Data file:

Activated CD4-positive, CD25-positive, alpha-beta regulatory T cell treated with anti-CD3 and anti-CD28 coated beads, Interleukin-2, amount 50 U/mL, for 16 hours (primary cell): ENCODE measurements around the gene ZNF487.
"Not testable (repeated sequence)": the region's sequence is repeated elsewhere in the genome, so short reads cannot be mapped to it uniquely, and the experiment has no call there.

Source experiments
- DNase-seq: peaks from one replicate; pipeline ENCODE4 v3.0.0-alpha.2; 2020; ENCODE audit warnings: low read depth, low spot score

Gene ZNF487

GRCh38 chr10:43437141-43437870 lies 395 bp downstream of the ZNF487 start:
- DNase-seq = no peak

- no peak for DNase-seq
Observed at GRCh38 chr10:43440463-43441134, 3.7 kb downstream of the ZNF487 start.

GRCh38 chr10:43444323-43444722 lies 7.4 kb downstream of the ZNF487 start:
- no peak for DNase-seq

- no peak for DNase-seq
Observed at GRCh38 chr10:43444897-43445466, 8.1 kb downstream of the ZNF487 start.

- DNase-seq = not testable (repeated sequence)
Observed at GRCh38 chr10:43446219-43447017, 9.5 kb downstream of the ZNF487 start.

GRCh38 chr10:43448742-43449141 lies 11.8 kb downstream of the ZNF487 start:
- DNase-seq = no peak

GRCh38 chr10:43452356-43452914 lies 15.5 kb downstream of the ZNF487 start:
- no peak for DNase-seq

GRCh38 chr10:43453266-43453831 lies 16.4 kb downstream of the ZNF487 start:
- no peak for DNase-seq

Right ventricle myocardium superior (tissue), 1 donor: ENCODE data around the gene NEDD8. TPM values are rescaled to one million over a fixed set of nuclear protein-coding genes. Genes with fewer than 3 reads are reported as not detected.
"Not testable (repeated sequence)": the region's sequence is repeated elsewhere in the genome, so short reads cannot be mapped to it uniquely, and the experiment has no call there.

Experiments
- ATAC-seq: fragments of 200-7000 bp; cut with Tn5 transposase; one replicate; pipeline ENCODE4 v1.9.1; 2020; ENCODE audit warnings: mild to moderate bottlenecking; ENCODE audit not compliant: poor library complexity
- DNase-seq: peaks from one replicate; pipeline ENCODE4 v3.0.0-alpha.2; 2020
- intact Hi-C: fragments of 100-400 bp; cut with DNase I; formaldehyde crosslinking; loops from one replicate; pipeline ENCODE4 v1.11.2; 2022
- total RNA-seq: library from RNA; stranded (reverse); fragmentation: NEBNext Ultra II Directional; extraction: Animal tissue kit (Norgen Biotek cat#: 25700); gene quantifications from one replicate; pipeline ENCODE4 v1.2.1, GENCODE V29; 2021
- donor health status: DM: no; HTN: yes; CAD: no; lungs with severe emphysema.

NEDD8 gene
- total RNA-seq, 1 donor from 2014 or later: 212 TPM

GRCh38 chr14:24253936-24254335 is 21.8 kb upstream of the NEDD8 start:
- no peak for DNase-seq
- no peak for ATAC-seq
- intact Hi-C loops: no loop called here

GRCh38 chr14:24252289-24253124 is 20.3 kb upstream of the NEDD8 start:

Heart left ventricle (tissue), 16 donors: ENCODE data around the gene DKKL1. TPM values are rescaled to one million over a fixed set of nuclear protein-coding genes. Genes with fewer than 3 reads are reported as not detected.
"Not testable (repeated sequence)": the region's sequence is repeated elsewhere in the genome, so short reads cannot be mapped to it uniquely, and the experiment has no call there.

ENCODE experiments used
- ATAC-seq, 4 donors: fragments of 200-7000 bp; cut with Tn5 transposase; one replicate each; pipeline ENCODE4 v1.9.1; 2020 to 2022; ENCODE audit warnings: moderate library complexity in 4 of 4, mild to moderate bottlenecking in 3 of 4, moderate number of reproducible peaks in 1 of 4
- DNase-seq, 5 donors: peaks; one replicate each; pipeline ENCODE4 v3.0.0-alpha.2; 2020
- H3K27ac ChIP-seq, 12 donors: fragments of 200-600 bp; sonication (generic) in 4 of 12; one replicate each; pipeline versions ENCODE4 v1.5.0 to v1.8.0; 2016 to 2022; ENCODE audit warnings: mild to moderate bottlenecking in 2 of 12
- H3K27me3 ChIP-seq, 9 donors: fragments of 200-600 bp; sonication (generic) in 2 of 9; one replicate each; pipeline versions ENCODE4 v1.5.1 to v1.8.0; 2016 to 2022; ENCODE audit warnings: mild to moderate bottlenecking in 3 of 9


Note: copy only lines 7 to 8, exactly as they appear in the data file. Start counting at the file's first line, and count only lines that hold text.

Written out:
- DNase-seq = no peak

- no peak for DNase-seq